Like a lot of harried parents, I felt besieged by the usual round of end-of-year field trips and awards ceremonies last week.
First-graders don't really care that you have an intense week at work. They want to know if you are coming to the zoo. And what kind of a parent doesn't attend the all-school talent show at 2 p.m. on the last day?
Parents who have no flexibility in their jobs, that's who.
I was there. So was my kids' dad. But a lot of kids had to show off their talents only for their classmates, because there is just no way their parents could make it in the middle of a Thursday afternoon.
It hurts your heart, because the first-grade synchronized dance, the piano performances, the raucous standup comedy routine by two boys who laughed so much at their own jokes it cracked up the whole audience, the barely audible violin solo, and the teeny-tiny hula-hooper were knockouts. Every kid's parent should have seen that.
But here is the really painful part: During these performances there was a clear pattern of disparity between kids like mine, who were showing off gymnastics and piano skills they acquired outside of school in private lessons, and kids who don't have access to that and who seemed awestruck by the "talents" of their more fortunate peers.
That's not talent, I was thinking to myself, that's an opportunity gap.
My fourth-grade gymnast proudly showed her stuff in the outdoor talent show, while some of her friends in the audience were moved to try their own improvised flips on the lawn -- far more impressive, actually, since no one is schlepping them to lessons three times a week.
Why aren't we doing more to support the talents of these kids?
Our elementary school lost funding for after-school clubs two years ago. Fourth-grade strings was cut. Schools everywhere have less and less of the "specials" that ignite kids' imagination and natural joy.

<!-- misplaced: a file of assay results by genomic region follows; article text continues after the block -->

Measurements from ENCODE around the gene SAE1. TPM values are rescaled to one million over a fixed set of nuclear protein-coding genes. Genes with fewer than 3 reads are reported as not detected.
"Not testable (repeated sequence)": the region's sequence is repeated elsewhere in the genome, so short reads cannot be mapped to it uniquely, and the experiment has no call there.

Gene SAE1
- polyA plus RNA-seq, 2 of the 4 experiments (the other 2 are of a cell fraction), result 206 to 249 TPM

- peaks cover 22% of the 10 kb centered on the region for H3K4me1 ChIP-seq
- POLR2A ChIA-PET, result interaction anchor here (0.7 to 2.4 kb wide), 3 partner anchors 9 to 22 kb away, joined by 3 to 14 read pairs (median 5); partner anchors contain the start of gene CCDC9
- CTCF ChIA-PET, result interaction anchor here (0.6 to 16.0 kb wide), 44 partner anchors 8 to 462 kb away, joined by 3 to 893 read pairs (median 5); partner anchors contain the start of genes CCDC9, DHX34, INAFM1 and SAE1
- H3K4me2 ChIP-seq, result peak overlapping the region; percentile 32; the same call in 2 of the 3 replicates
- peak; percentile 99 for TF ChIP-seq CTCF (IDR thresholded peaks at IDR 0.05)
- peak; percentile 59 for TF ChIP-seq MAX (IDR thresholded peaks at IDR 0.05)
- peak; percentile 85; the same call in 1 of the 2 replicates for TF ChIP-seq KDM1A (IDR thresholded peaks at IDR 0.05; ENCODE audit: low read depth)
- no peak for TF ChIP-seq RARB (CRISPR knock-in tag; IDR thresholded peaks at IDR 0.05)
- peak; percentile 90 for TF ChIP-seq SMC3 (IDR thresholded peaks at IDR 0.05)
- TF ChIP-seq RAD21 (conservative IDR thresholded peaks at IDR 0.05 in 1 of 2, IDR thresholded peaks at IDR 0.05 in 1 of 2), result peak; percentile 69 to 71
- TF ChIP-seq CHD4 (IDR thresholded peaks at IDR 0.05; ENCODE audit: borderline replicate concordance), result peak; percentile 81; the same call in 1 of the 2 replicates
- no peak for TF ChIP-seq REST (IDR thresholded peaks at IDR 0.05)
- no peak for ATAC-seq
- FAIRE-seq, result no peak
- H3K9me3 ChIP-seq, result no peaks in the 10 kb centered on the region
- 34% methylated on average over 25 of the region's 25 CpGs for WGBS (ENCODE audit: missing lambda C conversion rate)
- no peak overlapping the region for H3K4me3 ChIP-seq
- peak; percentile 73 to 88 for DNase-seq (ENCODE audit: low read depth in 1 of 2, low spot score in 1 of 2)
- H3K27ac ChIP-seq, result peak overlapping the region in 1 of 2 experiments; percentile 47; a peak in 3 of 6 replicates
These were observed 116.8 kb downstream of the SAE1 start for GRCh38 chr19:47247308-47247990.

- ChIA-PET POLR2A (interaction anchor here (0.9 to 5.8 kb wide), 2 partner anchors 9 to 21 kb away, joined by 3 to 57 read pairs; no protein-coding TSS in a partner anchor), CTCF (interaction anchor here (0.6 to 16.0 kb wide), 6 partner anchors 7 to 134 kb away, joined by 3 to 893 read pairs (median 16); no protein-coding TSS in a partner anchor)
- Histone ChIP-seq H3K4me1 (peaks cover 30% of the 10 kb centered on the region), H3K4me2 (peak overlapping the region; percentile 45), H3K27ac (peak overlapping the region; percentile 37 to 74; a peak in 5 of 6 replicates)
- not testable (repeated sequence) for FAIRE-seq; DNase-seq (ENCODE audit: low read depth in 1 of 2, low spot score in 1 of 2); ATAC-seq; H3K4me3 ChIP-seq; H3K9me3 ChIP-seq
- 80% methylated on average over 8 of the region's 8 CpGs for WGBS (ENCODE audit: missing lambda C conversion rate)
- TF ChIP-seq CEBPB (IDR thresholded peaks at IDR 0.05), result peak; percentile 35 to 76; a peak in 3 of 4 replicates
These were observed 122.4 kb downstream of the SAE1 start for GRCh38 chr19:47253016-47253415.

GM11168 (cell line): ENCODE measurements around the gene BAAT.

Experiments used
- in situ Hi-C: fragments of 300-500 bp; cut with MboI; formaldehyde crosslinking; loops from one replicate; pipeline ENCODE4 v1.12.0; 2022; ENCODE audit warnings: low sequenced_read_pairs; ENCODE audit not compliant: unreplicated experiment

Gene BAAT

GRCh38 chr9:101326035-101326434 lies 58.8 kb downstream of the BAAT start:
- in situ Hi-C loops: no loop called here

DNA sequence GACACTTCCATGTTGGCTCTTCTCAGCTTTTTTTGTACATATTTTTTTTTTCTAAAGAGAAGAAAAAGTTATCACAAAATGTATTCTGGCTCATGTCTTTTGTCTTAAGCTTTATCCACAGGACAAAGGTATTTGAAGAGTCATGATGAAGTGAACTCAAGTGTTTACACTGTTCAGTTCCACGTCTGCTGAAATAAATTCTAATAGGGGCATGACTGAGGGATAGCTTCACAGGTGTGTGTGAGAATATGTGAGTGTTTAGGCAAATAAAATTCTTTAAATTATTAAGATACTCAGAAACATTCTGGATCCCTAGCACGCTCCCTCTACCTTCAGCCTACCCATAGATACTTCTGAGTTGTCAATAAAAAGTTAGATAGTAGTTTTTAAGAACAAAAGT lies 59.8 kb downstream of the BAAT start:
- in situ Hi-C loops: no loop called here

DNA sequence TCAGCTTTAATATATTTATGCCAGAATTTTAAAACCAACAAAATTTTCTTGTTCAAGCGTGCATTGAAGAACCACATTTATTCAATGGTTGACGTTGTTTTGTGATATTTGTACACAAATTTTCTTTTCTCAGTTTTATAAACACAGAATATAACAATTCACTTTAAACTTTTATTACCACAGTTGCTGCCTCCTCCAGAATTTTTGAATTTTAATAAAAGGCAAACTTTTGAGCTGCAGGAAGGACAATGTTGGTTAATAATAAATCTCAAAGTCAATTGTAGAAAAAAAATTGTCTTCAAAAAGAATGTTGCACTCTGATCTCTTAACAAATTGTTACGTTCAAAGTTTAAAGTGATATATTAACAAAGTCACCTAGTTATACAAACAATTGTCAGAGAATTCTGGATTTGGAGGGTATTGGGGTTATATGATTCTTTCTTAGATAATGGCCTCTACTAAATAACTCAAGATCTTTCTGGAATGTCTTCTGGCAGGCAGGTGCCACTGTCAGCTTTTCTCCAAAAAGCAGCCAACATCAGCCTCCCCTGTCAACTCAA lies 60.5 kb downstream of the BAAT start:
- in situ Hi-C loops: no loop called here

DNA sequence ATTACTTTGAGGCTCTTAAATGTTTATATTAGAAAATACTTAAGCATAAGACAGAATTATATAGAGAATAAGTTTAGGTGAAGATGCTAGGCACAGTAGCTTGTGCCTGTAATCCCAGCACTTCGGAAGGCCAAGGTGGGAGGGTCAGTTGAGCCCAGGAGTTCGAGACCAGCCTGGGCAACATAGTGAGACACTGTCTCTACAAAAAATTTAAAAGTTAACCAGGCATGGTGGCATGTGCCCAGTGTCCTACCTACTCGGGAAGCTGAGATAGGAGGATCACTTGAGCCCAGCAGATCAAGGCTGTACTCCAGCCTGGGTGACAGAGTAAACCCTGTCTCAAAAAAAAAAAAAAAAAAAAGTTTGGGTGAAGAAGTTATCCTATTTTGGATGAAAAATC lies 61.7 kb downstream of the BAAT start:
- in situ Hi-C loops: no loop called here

We frantic minivan drivers racing from ballet to soccer to music lessons should instead be loading our kids onto buses with all the other kids in town who don't have the luxury of private parent-run taxi service to private lessons that cost an arm and a leg. We ought to have enrichment activities for all kids, supported by the community and open to everyone.
Watching the shy, admiring attitude of a certain fourth-grade boy who is quite a natural gymnast himself toward my daughter gave me heartburn.
What chance does he have to develop his talents if he has to compete against the squadron of semiprofessional miniature athletes who are heading to travel teams and summer sports camps starting in elementary school?
We are in the process these days of privatizing not only extracurricular activities, which used to be more accessible through the schools, but also school itself.
I recently went on a tour of Milwaukee voucher schools for an article in The Progressive magazine that left me in a cold sweat.
I saw kids going to school in a crumbling office building and in a corner store. There's a new voucher school opening in an old car dealership, and there are others in rundown factory buildings that have never been properly cleaned up. Students are being sent to such places at taxpayer expense thanks to Wisconsin's expanding Parental Choice Program. The vast majority of the kids in the Milwaukee voucher program are very poor.
What started as an idea that was supposed to expand opportunity for these kids to attend private and parochial schools has turned into a business opportunity for hucksters who set up fly-by-night schools that profit by taking public funds and running cheap, unregulated schools. You have to see for yourself how bad these places are to believe it.
At Milwaukee's "Academy of Excellence" -- the grungy office-building school -- they are teaching the Bob Jones University curriculum. There are posters in the hall that say "God can see your heart, and he knows that it is wicked." I looked in on a middle-school science class full of eighth-grade boys who were learning Creationism.
This is our vision for public school?
What chance do these kids have of ever climbing out of poverty or of connecting with the middle class? We are leaving them so, so far behind.
The worst of it is, kids like my daughter's classmates, who so admire the accomplishments of their peers with private lessons, see the opportunity gap as a talent gap. They internalize the feeling that it's their fault, that for some reason they just don't measure up. It's not their fault. We could do so much more for them.
Imagine what our schools, our state and our country would be like if we helped all of our children fulfill their potential and realize their true talents.
Ruth Conniff is the editor of The Progressive.